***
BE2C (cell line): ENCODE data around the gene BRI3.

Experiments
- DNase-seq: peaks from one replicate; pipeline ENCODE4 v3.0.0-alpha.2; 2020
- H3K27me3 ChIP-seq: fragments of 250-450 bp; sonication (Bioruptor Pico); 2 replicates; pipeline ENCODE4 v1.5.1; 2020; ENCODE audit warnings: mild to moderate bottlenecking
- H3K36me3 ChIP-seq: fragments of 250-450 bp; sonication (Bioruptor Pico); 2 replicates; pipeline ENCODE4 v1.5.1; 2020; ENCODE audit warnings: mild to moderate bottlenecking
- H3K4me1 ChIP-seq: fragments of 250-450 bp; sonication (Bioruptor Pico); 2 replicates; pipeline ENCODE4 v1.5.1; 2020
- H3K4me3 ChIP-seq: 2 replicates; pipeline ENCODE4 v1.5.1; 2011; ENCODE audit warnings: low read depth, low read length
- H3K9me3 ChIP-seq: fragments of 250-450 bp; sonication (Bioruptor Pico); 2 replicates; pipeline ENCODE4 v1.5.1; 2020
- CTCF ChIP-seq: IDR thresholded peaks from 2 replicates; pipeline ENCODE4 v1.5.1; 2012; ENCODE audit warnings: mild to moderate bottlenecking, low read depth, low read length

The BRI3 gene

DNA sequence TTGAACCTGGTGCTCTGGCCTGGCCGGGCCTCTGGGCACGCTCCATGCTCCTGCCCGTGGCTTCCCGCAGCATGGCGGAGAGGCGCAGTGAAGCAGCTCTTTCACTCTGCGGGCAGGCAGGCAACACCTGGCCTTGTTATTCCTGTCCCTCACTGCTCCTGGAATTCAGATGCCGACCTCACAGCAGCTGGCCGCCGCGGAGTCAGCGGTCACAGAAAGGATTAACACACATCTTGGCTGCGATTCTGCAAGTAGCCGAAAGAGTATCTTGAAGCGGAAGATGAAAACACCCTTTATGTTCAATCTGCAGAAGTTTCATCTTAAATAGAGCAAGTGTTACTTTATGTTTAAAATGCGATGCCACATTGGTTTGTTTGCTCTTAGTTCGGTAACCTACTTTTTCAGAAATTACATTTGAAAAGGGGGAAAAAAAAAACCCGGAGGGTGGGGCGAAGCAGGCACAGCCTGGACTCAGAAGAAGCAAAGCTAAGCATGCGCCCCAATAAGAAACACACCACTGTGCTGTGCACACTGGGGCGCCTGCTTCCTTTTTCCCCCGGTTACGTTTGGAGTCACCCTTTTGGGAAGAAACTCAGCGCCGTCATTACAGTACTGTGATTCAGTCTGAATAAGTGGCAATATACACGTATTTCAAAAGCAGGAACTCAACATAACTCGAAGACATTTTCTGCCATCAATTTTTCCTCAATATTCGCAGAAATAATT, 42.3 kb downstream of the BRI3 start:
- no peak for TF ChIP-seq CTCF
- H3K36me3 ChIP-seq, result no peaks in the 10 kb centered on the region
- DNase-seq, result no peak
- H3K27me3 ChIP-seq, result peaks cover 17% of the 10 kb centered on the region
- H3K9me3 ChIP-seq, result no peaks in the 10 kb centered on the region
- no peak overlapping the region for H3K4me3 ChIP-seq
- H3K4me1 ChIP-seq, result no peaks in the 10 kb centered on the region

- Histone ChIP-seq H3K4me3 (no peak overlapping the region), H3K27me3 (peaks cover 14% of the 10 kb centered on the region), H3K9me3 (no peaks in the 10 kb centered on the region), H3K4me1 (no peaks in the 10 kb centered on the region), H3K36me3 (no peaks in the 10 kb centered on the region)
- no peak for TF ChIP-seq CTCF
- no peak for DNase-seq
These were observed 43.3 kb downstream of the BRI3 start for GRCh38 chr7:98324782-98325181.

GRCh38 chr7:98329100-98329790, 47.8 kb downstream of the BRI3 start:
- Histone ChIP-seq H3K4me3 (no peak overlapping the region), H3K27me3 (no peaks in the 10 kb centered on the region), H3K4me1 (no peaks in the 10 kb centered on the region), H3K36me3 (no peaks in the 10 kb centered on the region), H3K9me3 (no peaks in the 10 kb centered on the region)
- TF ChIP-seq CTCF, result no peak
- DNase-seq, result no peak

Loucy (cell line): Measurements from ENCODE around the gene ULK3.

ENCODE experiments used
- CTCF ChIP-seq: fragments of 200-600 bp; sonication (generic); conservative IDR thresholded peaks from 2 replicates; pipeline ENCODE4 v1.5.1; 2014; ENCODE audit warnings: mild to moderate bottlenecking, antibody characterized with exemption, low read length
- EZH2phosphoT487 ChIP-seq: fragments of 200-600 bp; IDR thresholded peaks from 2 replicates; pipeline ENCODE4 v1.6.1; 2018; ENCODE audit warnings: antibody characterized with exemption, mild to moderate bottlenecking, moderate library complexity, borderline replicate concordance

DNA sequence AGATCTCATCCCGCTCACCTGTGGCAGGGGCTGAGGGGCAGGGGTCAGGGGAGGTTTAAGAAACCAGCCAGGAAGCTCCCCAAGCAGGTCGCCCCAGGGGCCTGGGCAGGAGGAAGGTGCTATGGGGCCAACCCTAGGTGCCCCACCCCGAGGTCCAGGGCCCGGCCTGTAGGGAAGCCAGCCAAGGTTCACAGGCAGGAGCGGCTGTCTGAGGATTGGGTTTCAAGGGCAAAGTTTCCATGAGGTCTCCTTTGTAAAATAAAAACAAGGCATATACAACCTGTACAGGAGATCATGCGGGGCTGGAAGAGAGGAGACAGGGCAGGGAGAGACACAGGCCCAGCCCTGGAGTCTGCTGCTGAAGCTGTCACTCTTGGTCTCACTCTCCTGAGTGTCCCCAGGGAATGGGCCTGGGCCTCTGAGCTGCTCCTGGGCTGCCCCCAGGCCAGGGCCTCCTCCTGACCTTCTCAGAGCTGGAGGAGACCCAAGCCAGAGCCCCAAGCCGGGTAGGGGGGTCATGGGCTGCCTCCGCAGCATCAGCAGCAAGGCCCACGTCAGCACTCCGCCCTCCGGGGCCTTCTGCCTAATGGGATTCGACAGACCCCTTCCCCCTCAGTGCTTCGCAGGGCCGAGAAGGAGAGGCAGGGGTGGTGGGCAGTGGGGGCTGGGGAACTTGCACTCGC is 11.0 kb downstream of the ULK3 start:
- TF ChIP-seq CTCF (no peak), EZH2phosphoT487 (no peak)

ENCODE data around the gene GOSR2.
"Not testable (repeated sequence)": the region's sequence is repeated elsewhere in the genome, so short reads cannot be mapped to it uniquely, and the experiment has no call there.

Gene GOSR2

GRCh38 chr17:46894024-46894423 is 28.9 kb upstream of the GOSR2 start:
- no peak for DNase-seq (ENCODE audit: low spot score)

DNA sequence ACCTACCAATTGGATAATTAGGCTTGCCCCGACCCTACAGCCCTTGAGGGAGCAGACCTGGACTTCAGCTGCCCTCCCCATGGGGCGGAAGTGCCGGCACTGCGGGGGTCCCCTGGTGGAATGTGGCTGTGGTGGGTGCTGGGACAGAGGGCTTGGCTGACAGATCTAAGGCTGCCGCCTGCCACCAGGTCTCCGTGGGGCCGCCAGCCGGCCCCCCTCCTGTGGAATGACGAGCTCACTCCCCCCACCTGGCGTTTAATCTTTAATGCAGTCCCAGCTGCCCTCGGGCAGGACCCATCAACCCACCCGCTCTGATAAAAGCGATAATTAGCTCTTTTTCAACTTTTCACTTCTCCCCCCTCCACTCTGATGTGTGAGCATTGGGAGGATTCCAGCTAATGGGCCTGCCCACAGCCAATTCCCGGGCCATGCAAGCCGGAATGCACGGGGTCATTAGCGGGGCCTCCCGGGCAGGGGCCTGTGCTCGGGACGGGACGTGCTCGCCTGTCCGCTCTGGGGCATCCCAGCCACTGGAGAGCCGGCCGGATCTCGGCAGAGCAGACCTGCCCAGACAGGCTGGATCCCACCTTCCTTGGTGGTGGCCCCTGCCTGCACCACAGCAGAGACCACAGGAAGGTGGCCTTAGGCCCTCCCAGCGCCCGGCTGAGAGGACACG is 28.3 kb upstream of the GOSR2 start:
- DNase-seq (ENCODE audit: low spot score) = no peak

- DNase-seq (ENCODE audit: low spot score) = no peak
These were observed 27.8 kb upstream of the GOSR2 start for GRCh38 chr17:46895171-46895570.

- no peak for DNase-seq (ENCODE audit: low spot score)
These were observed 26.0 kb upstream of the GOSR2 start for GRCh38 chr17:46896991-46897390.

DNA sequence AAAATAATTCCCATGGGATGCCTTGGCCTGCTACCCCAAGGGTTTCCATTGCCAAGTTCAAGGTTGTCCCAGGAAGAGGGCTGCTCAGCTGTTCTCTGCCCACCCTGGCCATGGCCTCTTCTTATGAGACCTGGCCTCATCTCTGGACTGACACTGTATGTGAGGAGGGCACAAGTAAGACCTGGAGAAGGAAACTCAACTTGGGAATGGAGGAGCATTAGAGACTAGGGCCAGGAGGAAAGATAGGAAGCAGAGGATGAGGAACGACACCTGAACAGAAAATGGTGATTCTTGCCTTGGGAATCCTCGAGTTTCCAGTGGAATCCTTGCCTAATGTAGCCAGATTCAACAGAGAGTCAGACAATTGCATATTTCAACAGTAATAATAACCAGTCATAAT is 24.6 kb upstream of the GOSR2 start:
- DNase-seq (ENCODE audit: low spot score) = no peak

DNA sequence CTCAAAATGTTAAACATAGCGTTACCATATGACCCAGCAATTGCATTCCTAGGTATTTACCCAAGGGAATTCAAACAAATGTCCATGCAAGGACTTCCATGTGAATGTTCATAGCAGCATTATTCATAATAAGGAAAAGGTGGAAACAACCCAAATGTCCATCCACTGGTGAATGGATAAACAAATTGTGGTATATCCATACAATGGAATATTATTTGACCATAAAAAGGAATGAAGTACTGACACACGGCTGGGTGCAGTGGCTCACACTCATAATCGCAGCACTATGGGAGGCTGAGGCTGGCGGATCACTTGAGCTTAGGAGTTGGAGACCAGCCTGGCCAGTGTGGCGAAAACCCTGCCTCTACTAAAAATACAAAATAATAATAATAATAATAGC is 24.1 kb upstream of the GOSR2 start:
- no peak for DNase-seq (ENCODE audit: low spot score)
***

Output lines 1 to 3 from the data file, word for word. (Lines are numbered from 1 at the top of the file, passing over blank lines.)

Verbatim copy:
BE2C (cell line): ENCODE data around the gene BRI3.

Experiments
- DNase-seq: peaks from one replicate; pipeline ENCODE4 v3.0.0-alpha.2; 2020